John Bercow to continue as Commons Speaker with MPs' backing
John Bercow has been re-elected unopposed as Speaker of the House of Commons as MPs returned to Parliament for the first time after the election.
The choice of the next Speaker was the first act of the new Parliament before newly elected MPs are sworn in.
Mr Bercow told MPs that he would be the "champion of backbenchers" and ensure the Commons remained at "the heart of our democratic system".
Mr Bercow has divided opinion among MPs since first being elected in 2009.
Efforts by the Conservatives on the final day of the last Parliament to change the procedures for the Speaker's re-election - which would have made it easier to oust him - were defeated after rebel Tories joined forces with Labour and others to block them.
Mr Bercow was re-elected without a vote on Monday, as was the case after the 2010 election. If a single MP had objected to him continuing in the role, a vote of all MPs would have been held.
Mr Bercow said he had been honoured to serve as Speaker for the past six years and would be honoured to continue in that role for a "little longer".
He said he would discharge his responsibilities "effectively, efficiently and fairly", holding the government "properly to account".
Prime Minister David Cameron, who has clashed with the Speaker in the past, congratulated Mr Bercow and acknowledged the "inclusive way in which he had upheld this office - always putting backbenchers first".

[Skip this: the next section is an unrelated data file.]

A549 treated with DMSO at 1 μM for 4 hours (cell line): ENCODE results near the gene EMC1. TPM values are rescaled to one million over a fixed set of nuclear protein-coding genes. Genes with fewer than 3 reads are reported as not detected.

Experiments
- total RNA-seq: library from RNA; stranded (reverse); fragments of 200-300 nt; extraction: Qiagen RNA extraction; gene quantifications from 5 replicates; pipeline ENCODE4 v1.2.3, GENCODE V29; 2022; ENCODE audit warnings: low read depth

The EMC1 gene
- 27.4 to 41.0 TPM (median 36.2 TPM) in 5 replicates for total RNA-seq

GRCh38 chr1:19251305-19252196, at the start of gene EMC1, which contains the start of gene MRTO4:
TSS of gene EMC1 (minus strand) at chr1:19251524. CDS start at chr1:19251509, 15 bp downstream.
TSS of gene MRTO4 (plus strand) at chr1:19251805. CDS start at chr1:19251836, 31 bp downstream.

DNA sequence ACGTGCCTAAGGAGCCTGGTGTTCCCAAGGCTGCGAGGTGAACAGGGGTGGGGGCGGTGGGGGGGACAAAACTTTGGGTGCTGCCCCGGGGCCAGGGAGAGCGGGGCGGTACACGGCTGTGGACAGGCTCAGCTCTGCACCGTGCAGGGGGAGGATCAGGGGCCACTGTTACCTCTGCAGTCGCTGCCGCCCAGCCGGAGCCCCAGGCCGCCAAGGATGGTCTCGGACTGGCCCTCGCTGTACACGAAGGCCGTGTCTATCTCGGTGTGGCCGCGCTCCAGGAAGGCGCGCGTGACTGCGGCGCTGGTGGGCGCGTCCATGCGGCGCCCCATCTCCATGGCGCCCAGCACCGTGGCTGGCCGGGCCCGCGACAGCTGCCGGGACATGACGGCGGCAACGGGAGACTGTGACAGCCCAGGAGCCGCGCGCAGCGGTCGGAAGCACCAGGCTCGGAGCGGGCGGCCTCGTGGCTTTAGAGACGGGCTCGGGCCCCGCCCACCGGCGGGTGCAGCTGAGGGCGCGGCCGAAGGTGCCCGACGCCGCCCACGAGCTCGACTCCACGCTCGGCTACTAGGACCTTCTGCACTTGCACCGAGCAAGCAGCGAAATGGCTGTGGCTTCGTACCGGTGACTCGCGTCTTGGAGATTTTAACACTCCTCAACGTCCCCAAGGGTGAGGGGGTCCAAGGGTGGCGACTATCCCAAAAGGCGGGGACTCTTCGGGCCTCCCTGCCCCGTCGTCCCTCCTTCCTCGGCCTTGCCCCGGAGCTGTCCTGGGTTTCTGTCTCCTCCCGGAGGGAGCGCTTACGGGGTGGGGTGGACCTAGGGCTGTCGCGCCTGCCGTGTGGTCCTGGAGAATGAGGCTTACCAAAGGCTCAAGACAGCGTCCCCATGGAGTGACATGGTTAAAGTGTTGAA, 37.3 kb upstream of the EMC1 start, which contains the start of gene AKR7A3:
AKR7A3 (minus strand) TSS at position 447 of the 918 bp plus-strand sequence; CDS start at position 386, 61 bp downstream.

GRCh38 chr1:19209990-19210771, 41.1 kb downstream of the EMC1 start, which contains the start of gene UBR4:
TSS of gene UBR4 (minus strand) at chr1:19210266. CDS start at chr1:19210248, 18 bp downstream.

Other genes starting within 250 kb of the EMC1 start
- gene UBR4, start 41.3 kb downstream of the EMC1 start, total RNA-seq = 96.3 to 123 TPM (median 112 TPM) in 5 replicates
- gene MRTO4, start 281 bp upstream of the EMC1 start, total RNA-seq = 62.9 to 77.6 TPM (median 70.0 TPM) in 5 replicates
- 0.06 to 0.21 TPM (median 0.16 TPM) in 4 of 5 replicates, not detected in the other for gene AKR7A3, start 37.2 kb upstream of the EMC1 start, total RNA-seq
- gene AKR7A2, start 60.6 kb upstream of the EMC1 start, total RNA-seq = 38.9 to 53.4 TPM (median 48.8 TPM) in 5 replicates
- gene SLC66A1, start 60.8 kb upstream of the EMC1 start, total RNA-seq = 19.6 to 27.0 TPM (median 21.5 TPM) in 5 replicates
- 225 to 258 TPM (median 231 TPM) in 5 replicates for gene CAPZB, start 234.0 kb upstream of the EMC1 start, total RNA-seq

Acting Labour leader Harriet Harman paid a fulsome tribute to Mr Bercow, saying he was a "giant in the office" and, in her opinion, the best holder of the position she had known in more than 30 years in the House.
His re-appointment was also welcomed by Angus Robertson, the leader of the SNP's 56 MPs in Parliament as well as by Nigel Dodds, leader of the Democratic Unionists in the Commons and Dr Alasdair McDonnell, leader of the SDLP in Parliament.
Former Scottish Secretary Alistair Carmichael welcomed Mr Bercow's re-appointment on behalf of the Lib Dems, joking that he was speaking on behalf of the "elite cadre" of his party's representatives left in Parliament after they were reduced from 57 to eight MPs.
Conservative MP Jacob Rees-Mogg, who nominated Mr Bercow, said it was vital for "constitutional reasons" that Speakers were not removed against the will of the Commons.
"The Speaker is the champion of the House of Commons against all comers," he said. "The champion of the Commons against the Lords, sometimes against the judges, but perhaps most particularly against the executive."
Many MPs have praised Mr Bercow's reforms to Commons procedure, insisting they breathed new life into Parliament and gave the opposition and backbenchers more opportunity to question ministers on urgent matters.
But some Conservatives regard Mr Bercow - who used to be a Conservative MP but as Speaker is independent and non-partisan - as a polarising figure and suggest that he unduly favoured Labour and the Lib Dems in the last Parliament.
Mr Bercow, who is responsible for maintaining discipline in the Commons, was first elected in the wake of the scandal over MPs' expenses, which led to the resignation of his predecessor Michael Martin.
Mr Cameron and Ms Harman also paid tribute to Sir Gerald Kaufman, the Labour MP who has become the Father of the House - an honorific status denoting the longest-serving MP in the Commons.
MPs will be sworn in over the next three days prior to the State Opening of Parliament on 27 May, when the Queen's Speech - the government's legislative programme for the year ahead - will be announced.